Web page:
There is an irony to the plainness of this verse. It is a verse that plainly teaches things that we plainly don't believe.
It says that the prophets taught the truth plainly. The Jews, meaning ancient Israel, despised the plain teachings of the prophets.
What plain teachings? The ones that the wicked always despise: repentance and commandments. Those are the ones the prophets get killed over. They are the teachings that make the wicked feel "judged".
Because they despised the plain teachings, they sought for things that they could not understand. That is nothing new, incidentally. It is a not uncommon that the wicked replace plain teachings to keep the commandments with mysteries, with wizards that peep and mutter, or with Gods that are three in one and are everywhere and nowhere.
What was God's response to all this? Well, among the Jews God took away his plainness from them. He gave them prophecies that were difficult to understand, or that could be easily misconstrued. He made the scriptures somewhat difficult to understand.
Well, the verse itself is plain enough.
For two reasons: God did it because they desired it, and he did it that they may stumble.
And that last part is the part we plainly don't believe. We have Christ's parable which conceal their meaning. We have Isaiah's prophecies. We have Christ teaching his followers that they must eat of his flesh and drink his blood leaving them reeling in confusion in John 6. We have the revelation of John.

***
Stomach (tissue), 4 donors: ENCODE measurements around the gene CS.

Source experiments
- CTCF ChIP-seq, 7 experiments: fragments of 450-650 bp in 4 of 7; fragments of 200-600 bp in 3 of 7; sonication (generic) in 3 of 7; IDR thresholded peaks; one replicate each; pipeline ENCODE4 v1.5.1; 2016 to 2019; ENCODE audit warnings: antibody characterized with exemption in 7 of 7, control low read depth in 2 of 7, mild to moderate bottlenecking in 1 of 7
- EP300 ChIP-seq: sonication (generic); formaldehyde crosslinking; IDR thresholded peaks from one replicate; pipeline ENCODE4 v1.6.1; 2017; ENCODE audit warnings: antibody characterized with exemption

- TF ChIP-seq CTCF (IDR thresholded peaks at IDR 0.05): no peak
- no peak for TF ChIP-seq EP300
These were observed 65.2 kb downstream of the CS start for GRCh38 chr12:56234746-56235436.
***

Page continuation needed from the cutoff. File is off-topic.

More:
And honestly, if we just ask ourselves when we really come to understand a verse in the doctrine and covenants the question: "It took me years to understand what that verse was really getting at, and it was God himself speaking it, could he not have worded it so that the meaning was perfectly plain the first time I read it?"
The answer is that yes, he could have worded it so that his meaning was perfectly plain. But why has he not done so.
And the answer is that it is not because it is a better way to reveal and uncover the truth. Rather it is a way to conceal the truth. We read of Christ's parables in the scriptures and how the disciples didn't understand them at first, and don't recognize the same thing look back at us out of the text of many verses in the doctrine and covenants or even the Book of Mormon staring straight at us out of the text.
We read a verse today, that we have been reading for twenty years, and we finally understand it. And still don't see that the scriptures are not written solely to reveal, but also, and quite intentionally, to conceal. It is not just that God reveals things line upon line. It is also that he conceals them intentionally so that we understand them only when we have payed the due price in asking, seeking, and knocking according to the commandments.
And, as he plainly teaches, it is also done so that the wicked may stumble. Yes, the Jews did reject the words of plainness and seek out that which they could not understand. But they are not exactly the only people to do so.
Why did Joseph Smith find so many churches in his day? Was it just that some verses were altered or missing from the King James version.
Hardly. You could pass out the JST in place of the KJV without causing any marked change in the number of denominations to be found on the earth. The scriptures are frequently ambiguous or difficult to understand.
Because God hath done it so that they may stumble.
Now this runs wildly contrary to some of the notions about God which we have obtained by thinking like psychiatry would have us think. It runs wildly contrary to some of our notions of just what God would and would not do.
But then, it is rather plainly stated in the scripture. So we will have to choose, whether we prefer to believe a scripture that plainly says "God hath done it, that they may stumble", or whether we will despise that plainness, preferring something more appealing in its place.